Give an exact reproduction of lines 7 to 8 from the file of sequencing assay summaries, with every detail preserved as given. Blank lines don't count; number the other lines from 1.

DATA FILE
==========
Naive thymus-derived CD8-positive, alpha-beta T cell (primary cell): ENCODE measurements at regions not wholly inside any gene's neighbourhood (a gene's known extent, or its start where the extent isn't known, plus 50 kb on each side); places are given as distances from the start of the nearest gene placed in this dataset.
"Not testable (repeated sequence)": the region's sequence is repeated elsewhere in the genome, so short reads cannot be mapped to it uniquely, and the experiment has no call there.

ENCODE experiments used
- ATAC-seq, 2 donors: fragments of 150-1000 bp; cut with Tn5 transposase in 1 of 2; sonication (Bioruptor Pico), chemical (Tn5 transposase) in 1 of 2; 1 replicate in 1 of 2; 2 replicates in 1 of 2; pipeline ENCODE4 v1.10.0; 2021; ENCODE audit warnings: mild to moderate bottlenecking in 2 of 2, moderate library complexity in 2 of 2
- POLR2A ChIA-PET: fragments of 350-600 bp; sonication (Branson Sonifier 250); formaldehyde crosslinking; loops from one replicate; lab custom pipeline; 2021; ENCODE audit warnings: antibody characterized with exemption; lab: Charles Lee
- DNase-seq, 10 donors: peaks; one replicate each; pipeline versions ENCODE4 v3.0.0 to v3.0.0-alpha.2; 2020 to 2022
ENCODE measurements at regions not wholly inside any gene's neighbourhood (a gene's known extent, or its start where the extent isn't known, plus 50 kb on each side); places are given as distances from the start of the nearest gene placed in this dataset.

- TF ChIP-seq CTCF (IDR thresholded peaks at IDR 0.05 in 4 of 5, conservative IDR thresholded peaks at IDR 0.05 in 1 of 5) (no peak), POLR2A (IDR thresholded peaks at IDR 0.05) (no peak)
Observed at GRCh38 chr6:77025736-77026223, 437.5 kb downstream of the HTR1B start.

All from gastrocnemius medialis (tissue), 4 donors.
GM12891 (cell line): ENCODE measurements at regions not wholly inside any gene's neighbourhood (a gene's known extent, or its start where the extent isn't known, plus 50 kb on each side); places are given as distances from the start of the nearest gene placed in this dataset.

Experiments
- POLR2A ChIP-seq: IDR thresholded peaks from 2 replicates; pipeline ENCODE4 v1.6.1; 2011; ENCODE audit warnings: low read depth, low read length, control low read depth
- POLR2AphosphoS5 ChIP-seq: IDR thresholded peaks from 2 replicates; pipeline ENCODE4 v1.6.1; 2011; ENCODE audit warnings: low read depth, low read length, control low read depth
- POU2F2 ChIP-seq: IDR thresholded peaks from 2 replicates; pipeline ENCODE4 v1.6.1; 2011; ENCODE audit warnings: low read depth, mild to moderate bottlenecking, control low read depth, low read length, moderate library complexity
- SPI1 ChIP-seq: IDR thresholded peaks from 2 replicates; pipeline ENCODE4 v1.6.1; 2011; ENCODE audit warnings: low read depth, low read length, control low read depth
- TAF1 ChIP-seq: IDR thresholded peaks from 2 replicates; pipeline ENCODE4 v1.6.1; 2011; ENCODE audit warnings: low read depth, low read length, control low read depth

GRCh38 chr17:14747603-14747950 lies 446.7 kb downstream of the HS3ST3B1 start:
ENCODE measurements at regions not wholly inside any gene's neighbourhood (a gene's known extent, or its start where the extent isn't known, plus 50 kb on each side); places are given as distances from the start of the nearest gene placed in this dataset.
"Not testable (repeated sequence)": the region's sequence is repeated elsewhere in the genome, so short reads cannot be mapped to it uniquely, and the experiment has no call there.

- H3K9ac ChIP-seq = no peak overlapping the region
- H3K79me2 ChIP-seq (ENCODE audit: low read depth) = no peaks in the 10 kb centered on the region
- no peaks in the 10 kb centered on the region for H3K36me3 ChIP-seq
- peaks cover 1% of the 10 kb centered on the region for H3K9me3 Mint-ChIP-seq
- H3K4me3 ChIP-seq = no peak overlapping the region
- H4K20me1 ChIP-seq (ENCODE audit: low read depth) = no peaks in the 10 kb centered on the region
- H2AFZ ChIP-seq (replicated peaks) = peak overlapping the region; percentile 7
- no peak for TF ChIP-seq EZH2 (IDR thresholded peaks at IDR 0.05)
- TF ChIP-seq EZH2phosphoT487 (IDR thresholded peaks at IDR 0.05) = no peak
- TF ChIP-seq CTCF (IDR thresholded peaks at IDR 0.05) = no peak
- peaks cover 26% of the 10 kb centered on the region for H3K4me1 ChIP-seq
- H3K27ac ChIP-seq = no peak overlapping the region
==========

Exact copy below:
ENCODE measurements at regions not wholly inside any gene's neighbourhood (a gene's known extent, or its start where the extent isn't known, plus 50 kb on each side); places are given as distances from the start of the nearest gene placed in this dataset.

- TF ChIP-seq CTCF (IDR thresholded peaks at IDR 0.05 in 4 of 5, conservative IDR thresholded peaks at IDR 0.05 in 1 of 5) (no peak), POLR2A (IDR thresholded peaks at IDR 0.05) (no peak)